And then, to add insult to probably fatal injury, the Nightwalker’s Finger of Doom has the chance to frighten and paralyze its targets.
It gets to do this at least once and then has a 1-in-6 chance or recharging its ability every subsequent turn.
A paralyzed creature is incapacitated and can’t move or speak.
The creature automatically fails Strength and Dexterity saving throws. Attack rolls against the creature have advantage.
Any attack that hits the creature is a critical hit if the attacker is within 5 feet of the creature.
Oh, so the Nightwalker just gets to paralyze a character, damage it, and then hit it again for double damage with a melee attack that reduces the target’s maximum HP.
Then, on its next turn, it gets to try and hit that paralyzed character twice more – with advantage – and deal critical damage if it hits. Okay.
You should be getting an idea by this point as to why Nightwalkers are so deadly.
They mindlessly stride out of the Negative plane, bearing down on the largest concentration of life they can sense, set on extinguishing it with a single-minded resolve that’s deeply chilling.
Smart players may have the idea of keeping the Nightwalker at range so they can whittle away its massive hit point pool with spells and missile fire. Good luck.
With a movement speed of 40 feet and the ability to fly, unless you have some pretty speedy mounts, this is going to be a very short chase.
Of course, the CR system doesn’t expect PCs to actually fight a Nightwalker until they’re in the final tier of play, somewhere between 17th and 20th level. At this point, the players are basically gods and goddesses themselves.
Wizards can wish reality into new and interesting shapes after a good night’s sleep. Clerics are closer in power to the deities they worship than to the average 1st-level hero. Fighters can… hit stuff a bunch of times.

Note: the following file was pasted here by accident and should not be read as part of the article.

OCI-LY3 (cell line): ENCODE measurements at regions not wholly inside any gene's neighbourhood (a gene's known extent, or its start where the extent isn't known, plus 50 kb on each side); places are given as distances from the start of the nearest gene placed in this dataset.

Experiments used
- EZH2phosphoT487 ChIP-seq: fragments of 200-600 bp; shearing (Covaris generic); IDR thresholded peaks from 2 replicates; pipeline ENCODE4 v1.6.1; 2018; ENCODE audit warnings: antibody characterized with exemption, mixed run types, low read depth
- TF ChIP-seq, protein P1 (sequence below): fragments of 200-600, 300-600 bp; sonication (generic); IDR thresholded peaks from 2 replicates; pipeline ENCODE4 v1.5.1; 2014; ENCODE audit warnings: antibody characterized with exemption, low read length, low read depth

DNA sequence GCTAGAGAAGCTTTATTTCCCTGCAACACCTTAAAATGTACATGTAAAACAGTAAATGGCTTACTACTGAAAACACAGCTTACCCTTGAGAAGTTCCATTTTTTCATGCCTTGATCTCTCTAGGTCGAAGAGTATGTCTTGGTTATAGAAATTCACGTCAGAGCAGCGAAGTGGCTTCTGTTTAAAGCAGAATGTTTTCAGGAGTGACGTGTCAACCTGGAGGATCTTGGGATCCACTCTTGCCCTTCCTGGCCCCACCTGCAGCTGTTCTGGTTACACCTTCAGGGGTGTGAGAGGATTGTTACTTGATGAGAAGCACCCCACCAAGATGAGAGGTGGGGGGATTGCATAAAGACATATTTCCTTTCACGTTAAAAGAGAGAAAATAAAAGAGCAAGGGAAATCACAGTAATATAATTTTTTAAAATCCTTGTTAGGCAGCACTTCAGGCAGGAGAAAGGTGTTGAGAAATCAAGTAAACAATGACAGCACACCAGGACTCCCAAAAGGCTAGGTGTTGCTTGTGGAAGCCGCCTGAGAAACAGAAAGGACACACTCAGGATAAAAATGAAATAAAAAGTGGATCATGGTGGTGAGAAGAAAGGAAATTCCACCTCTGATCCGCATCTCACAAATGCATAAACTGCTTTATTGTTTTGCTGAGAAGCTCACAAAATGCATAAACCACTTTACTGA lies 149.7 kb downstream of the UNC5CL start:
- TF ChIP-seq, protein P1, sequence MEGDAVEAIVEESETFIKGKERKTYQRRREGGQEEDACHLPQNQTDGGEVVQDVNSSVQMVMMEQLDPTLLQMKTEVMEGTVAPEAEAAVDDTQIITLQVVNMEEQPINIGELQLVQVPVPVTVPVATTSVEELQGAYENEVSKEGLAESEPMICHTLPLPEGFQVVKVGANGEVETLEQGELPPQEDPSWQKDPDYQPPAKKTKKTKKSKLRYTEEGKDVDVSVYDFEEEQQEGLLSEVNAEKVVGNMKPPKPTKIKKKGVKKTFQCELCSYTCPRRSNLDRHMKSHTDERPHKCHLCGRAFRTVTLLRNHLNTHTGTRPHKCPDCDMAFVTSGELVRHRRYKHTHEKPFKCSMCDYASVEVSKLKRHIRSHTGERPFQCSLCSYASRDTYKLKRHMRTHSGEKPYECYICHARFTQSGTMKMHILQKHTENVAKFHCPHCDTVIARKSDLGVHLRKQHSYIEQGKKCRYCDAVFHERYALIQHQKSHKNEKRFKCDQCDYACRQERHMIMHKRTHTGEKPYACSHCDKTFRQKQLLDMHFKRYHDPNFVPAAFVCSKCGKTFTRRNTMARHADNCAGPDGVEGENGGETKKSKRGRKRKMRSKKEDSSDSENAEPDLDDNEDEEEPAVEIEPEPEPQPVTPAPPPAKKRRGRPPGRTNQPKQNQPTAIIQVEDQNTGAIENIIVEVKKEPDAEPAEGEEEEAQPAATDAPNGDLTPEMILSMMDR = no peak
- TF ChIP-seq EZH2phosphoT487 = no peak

Now, I’m a pretty vocal proponent of the idea that high-level D&D isn’t actually very fun.
Sure, having access to all those cool abilities is appealing to players, but in practice the experience is almost always tedious and overwhelming.
20th-level characters have so many special abilities, spells, magic items – you name it – to keep track of that the pure terror of fighting something like a Nightwalker often gets lost amid reams of text, huge spell lists, and an ocean of dice.
Likewise, the surface appeal of running high-level D&D is often that you actually get to throw monsters like a Nightwalker (or perhaps a Tarrasque if you’re a traditionalist) at your players. Once again, the reality is much the same.
This is a shame because I personally think the Nightwalker is an amazing monster and that fighting one would be the highlight of a campaign.
Heck, how about fighting multiple Nightwalkers? What about a whole adventure or even a campaign about a city besieged by a never-ending tide of these tall (some might say titanic) creatures?
Because I’ll probably never run another super-high-level game of 5e, not to mention the fact that I think the idea of nightmare undead streaming forth from the Negative Plane is super evocative, I’ve (somewhat predictably) homebrewed a lesser version of the Nightwalker for you to put in front of a mid-tier party.
Also, I’ve included notes on how to make them a little varied in terms of appearance and ability.
Variable Sized Undead
Alignment: Chaotic Evil
Armor Class: 10 + 1d4 (roll for each new Nightwalker), natural armor
Hit Points: 65 (10d12)
Speed: 20 feet + Number of Legs x 5, fly 30 feet
Wis 6 + number of eyes
Int 6 + number of heads above one
Saving Throws: Con: +7
Damage Resistances: Roll 1d12 (1. Acid, 2. Cold, 3. Fire, 4. Lightning, 5. Poison, 6. Psychic, 7. Thunder, 8. Roll twice) and bludgeoning, piercing and slashing from nonmagical attacks.
Damage Immunities: Necrotic
Damage Vulnerabilities: Radiant
Senses: Darkvision 60 feet